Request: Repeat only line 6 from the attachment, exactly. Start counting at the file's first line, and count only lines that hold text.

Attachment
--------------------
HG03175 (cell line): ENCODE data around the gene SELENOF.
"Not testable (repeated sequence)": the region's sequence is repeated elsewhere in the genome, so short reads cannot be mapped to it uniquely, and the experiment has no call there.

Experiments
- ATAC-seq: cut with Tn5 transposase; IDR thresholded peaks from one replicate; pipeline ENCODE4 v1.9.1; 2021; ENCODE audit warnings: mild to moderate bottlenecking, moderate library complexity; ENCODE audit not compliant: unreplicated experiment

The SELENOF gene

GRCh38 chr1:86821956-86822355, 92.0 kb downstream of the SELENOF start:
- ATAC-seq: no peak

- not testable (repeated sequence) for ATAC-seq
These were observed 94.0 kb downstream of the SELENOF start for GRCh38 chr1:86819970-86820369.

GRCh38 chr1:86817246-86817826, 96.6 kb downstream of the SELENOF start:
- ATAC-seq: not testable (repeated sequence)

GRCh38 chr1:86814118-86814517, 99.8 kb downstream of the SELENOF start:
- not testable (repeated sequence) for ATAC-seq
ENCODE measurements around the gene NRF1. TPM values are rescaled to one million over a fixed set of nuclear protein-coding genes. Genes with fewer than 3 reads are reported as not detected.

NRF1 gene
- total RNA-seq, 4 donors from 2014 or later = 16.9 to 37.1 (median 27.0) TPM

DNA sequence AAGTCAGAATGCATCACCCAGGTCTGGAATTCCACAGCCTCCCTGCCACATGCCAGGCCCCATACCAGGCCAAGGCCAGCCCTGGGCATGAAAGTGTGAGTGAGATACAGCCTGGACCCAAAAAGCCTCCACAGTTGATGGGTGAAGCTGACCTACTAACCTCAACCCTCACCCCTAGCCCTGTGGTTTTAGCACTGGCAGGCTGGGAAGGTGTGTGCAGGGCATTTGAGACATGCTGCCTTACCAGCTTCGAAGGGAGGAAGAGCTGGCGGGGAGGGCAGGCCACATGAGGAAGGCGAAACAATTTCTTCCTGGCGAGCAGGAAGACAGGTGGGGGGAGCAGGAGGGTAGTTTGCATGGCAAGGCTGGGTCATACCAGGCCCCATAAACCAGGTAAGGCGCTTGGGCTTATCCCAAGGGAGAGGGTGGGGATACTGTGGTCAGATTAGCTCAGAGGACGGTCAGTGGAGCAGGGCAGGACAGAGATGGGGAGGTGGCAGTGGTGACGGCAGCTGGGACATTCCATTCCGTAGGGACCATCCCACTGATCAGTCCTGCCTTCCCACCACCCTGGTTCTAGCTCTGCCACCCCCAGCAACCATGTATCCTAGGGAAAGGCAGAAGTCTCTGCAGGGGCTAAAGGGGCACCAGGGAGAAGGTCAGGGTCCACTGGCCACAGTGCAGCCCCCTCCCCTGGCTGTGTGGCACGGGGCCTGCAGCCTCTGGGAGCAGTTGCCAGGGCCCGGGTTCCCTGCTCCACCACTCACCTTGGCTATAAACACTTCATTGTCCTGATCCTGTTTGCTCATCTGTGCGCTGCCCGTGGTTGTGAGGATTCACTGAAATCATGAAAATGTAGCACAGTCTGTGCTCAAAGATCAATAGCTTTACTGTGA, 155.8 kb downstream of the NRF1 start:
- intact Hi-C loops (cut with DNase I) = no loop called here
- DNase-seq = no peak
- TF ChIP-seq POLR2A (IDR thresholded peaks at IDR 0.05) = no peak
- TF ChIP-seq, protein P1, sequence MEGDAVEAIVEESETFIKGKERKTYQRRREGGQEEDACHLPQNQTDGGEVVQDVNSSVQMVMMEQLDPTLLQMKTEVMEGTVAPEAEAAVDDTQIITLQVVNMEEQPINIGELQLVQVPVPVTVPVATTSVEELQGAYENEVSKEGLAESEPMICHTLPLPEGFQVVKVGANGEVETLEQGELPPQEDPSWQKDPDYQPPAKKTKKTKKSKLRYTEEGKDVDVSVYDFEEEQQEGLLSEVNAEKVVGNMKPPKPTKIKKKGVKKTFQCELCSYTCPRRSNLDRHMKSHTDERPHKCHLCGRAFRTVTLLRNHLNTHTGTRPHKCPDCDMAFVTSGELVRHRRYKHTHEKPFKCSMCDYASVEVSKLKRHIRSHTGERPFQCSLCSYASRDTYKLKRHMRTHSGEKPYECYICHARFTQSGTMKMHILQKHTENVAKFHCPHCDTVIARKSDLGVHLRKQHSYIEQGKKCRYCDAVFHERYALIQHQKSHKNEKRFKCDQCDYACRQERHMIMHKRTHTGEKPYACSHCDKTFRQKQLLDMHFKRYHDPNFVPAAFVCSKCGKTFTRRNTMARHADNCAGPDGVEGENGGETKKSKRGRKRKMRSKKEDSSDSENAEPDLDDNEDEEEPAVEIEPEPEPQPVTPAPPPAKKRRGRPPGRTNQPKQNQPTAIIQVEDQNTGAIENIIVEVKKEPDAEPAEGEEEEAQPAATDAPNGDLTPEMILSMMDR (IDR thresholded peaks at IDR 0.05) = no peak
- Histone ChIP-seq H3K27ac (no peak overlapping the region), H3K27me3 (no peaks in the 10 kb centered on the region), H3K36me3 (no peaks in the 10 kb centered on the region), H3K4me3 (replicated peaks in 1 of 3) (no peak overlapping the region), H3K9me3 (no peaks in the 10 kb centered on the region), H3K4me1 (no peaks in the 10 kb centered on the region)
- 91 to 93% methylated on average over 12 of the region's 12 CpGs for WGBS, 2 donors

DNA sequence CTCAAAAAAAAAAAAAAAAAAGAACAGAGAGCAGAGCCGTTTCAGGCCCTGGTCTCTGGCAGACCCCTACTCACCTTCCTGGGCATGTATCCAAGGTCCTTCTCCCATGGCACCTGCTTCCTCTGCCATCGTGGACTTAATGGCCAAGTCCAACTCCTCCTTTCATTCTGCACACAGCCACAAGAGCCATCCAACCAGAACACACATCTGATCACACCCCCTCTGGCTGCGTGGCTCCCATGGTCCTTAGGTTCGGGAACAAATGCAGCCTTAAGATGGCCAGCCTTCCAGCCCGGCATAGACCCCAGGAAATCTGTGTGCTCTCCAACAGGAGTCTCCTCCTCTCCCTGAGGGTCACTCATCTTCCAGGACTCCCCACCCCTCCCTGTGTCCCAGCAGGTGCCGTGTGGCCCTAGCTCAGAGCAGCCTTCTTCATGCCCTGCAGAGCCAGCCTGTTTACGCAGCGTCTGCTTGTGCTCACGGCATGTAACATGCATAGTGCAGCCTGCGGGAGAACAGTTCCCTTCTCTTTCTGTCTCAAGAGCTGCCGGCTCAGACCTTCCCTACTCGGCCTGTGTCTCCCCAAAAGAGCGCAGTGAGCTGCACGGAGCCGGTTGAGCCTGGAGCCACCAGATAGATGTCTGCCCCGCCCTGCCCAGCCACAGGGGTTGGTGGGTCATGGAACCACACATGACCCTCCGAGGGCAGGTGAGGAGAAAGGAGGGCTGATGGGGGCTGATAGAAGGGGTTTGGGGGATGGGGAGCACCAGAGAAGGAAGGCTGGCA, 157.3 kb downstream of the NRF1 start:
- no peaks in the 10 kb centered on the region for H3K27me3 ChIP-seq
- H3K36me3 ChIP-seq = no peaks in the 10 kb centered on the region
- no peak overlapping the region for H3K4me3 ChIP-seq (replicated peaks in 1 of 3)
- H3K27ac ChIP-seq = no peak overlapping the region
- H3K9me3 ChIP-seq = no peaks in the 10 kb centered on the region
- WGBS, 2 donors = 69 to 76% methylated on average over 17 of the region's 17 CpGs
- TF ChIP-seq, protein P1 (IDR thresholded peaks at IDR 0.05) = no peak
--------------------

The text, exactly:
GRCh38 chr1:86821956-86822355, 92.0 kb downstream of the SELENOF start: